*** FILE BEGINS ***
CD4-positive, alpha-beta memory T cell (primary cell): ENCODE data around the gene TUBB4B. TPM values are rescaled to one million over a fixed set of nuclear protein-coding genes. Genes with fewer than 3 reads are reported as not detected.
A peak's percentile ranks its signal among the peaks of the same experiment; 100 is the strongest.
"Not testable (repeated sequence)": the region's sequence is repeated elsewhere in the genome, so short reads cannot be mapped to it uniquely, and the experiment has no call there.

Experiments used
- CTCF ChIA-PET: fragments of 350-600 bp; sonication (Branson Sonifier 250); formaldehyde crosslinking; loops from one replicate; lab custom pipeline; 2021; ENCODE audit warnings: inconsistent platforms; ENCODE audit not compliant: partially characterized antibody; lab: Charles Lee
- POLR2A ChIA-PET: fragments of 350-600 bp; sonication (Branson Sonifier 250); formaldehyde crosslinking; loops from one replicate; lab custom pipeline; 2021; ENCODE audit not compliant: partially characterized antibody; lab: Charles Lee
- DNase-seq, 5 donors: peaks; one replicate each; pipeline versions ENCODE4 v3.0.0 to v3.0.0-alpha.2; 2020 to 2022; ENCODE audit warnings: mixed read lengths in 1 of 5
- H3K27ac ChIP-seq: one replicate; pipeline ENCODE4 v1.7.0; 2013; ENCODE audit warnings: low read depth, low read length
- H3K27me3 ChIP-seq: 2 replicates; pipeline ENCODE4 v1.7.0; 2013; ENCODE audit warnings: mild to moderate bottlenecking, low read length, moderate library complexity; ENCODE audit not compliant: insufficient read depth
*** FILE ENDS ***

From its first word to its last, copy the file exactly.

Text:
CD4-positive, alpha-beta memory T cell (primary cell): ENCODE data around the gene TUBB4B. TPM values are rescaled to one million over a fixed set of nuclear protein-coding genes. Genes with fewer than 3 reads are reported as not detected.
A peak's percentile ranks its signal among the peaks of the same experiment; 100 is the strongest.
"Not testable (repeated sequence)": the region's sequence is repeated elsewhere in the genome, so short reads cannot be mapped to it uniquely, and the experiment has no call there.

Experiments used
- CTCF ChIA-PET: fragments of 350-600 bp; sonication (Branson Sonifier 250); formaldehyde crosslinking; loops from one replicate; lab custom pipeline; 2021; ENCODE audit warnings: inconsistent platforms; ENCODE audit not compliant: partially characterized antibody; lab: Charles Lee
- POLR2A ChIA-PET: fragments of 350-600 bp; sonication (Branson Sonifier 250); formaldehyde crosslinking; loops from one replicate; lab custom pipeline; 2021; ENCODE audit not compliant: partially characterized antibody; lab: Charles Lee
- DNase-seq, 5 donors: peaks; one replicate each; pipeline versions ENCODE4 v3.0.0 to v3.0.0-alpha.2; 2020 to 2022; ENCODE audit warnings: mixed read lengths in 1 of 5
- H3K27ac ChIP-seq: one replicate; pipeline ENCODE4 v1.7.0; 2013; ENCODE audit warnings: low read depth, low read length
- H3K27me3 ChIP-seq: 2 replicates; pipeline ENCODE4 v1.7.0; 2013; ENCODE audit warnings: mild to moderate bottlenecking, low read length, moderate library complexity; ENCODE audit not compliant: insufficient read depth